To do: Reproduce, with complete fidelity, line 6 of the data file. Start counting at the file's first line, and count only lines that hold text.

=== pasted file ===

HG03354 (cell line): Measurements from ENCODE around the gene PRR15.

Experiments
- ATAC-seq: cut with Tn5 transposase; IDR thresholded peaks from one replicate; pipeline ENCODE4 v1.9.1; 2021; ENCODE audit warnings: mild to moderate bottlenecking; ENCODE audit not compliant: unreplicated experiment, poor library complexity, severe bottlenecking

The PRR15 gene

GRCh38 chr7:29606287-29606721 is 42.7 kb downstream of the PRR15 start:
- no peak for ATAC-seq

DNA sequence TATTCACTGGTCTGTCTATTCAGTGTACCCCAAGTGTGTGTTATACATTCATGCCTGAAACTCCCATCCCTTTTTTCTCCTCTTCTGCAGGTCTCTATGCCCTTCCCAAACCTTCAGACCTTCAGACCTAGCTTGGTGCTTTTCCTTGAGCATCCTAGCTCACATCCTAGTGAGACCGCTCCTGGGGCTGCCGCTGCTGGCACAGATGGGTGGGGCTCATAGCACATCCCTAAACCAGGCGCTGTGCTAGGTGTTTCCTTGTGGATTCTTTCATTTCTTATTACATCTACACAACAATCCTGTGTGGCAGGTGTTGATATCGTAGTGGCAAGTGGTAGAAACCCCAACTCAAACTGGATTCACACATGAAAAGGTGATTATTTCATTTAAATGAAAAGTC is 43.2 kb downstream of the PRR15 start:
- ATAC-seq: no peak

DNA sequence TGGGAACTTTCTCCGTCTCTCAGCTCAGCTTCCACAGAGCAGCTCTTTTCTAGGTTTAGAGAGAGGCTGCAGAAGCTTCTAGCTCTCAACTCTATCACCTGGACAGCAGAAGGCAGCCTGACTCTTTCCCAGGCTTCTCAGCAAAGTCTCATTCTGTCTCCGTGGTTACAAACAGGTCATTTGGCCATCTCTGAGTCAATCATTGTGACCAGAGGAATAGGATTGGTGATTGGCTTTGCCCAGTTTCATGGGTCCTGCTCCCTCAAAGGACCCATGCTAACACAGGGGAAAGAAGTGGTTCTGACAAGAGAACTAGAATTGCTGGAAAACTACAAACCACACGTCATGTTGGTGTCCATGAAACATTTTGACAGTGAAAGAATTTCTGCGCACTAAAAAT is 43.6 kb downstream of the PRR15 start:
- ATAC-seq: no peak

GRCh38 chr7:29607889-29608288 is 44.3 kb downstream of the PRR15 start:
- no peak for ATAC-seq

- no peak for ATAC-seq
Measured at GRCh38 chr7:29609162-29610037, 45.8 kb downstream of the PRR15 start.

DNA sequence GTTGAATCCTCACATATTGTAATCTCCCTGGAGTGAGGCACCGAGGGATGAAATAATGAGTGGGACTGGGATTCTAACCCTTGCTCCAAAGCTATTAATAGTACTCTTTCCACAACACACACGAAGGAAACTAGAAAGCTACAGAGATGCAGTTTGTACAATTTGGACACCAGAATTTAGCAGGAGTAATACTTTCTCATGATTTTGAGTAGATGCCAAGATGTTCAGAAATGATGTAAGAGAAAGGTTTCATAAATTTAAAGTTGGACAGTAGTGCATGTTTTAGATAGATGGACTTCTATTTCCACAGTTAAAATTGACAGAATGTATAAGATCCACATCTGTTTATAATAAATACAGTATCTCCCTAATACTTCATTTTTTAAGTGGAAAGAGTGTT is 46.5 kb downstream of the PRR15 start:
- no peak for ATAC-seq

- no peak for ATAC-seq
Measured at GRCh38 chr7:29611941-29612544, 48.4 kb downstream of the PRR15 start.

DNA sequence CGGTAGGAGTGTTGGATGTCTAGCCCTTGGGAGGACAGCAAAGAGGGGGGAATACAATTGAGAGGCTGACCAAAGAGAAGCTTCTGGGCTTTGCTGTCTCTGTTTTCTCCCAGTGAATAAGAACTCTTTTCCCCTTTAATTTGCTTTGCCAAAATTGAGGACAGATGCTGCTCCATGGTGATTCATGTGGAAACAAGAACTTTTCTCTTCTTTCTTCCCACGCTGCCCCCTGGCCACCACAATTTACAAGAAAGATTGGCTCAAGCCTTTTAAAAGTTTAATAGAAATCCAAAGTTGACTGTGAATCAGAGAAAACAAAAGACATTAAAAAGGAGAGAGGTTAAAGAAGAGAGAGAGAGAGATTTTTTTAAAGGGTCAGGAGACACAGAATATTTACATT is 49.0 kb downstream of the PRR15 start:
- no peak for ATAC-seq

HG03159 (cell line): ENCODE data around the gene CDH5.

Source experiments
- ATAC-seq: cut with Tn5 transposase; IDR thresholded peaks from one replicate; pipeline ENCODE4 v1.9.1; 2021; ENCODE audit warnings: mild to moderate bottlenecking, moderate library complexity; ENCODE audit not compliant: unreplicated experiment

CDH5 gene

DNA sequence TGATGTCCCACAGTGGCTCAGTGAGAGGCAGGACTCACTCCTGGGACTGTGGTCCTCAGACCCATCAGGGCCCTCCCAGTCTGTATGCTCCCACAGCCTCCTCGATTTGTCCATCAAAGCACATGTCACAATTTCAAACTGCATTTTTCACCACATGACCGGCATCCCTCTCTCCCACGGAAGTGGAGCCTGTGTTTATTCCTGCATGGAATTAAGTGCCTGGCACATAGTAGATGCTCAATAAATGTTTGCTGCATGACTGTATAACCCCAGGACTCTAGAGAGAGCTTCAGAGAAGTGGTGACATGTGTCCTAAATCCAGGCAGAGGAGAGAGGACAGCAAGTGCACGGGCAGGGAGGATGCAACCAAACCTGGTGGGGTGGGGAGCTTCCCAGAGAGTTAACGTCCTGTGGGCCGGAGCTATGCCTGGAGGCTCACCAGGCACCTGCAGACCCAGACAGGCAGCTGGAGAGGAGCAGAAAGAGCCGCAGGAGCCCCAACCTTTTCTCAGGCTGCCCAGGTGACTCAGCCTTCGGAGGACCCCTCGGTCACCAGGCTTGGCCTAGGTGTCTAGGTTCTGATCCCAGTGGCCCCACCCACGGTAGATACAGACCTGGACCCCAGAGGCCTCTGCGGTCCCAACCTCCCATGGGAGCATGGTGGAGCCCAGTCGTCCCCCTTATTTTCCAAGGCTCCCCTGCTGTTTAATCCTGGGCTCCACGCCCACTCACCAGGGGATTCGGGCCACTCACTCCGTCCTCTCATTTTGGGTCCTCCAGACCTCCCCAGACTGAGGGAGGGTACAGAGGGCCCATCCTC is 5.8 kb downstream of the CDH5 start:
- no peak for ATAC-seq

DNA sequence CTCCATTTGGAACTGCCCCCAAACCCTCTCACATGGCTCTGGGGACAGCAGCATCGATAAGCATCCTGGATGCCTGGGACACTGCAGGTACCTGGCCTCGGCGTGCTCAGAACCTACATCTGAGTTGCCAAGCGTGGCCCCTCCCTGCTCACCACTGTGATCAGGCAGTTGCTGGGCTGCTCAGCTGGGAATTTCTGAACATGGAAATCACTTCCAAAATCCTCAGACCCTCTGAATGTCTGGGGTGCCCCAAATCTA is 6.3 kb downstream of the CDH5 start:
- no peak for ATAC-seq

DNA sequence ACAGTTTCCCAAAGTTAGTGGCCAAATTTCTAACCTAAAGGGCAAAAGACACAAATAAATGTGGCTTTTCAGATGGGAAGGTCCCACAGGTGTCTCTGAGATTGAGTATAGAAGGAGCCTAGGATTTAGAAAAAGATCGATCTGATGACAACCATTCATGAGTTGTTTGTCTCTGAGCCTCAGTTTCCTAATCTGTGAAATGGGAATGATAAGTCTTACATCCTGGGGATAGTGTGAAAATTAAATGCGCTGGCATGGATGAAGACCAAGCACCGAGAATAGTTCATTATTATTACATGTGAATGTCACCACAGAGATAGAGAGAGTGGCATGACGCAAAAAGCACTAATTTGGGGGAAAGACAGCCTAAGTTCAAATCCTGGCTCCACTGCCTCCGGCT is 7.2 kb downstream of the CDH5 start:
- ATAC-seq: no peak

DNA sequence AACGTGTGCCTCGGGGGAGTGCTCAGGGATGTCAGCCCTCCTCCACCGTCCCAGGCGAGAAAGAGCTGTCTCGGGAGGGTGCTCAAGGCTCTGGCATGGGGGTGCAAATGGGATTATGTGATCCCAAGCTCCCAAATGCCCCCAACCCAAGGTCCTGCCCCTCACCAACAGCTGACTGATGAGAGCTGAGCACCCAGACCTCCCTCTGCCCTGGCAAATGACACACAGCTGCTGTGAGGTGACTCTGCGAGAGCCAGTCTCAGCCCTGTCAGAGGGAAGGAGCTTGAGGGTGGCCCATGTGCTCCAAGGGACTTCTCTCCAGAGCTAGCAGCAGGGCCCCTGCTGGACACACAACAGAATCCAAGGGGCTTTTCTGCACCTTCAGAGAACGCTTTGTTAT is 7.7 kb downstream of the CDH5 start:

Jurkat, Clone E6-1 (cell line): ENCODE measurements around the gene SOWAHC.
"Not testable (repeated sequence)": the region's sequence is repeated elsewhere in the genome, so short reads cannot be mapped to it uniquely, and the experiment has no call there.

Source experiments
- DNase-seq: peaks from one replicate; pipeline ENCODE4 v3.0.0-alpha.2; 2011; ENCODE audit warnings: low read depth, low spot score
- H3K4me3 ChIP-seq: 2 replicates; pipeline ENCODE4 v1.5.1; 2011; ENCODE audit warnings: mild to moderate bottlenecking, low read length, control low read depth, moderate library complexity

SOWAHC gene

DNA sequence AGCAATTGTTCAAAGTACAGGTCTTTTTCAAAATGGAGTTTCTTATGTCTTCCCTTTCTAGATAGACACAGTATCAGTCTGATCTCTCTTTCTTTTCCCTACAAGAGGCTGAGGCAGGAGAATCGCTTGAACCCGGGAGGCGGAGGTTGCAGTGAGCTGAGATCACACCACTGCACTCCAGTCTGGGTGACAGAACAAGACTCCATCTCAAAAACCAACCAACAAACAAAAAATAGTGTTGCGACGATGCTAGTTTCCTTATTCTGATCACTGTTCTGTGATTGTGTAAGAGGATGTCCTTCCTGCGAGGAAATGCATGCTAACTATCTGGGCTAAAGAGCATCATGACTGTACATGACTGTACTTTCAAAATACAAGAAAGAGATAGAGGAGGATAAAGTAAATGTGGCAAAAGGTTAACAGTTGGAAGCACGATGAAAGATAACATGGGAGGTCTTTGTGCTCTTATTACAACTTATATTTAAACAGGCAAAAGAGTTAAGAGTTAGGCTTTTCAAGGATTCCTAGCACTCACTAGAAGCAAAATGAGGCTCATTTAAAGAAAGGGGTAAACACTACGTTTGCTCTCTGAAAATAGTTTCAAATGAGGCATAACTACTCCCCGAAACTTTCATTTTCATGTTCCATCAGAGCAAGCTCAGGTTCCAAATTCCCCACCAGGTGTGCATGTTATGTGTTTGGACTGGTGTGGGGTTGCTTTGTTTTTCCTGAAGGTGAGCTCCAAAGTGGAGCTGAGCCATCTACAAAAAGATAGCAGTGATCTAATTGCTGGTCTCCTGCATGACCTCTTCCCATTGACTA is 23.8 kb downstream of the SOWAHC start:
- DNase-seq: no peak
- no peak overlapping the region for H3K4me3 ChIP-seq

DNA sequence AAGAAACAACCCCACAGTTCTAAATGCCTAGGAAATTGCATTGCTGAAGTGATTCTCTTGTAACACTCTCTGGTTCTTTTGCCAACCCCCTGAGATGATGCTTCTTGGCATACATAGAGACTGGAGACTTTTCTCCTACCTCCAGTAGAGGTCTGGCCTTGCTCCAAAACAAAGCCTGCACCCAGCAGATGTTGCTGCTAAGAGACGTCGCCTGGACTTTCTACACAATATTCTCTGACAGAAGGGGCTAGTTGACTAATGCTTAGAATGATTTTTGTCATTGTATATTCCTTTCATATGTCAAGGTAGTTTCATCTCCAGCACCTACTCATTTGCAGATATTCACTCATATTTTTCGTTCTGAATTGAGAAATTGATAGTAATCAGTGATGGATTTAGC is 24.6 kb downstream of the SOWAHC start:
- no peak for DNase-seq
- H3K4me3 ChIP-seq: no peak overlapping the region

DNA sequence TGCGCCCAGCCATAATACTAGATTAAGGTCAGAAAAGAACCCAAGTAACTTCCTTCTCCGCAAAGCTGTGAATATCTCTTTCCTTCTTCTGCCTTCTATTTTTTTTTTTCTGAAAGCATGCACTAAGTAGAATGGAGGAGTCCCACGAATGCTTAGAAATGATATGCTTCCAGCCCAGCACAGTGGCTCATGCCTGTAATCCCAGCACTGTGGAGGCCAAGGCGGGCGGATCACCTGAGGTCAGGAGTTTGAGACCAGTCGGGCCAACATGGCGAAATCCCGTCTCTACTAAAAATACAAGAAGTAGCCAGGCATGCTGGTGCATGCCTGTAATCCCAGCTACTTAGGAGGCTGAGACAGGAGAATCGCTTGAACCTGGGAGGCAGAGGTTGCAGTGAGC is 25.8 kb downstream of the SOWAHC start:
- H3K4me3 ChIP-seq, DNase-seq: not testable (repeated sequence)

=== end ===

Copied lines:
- no peak for ATAC-seq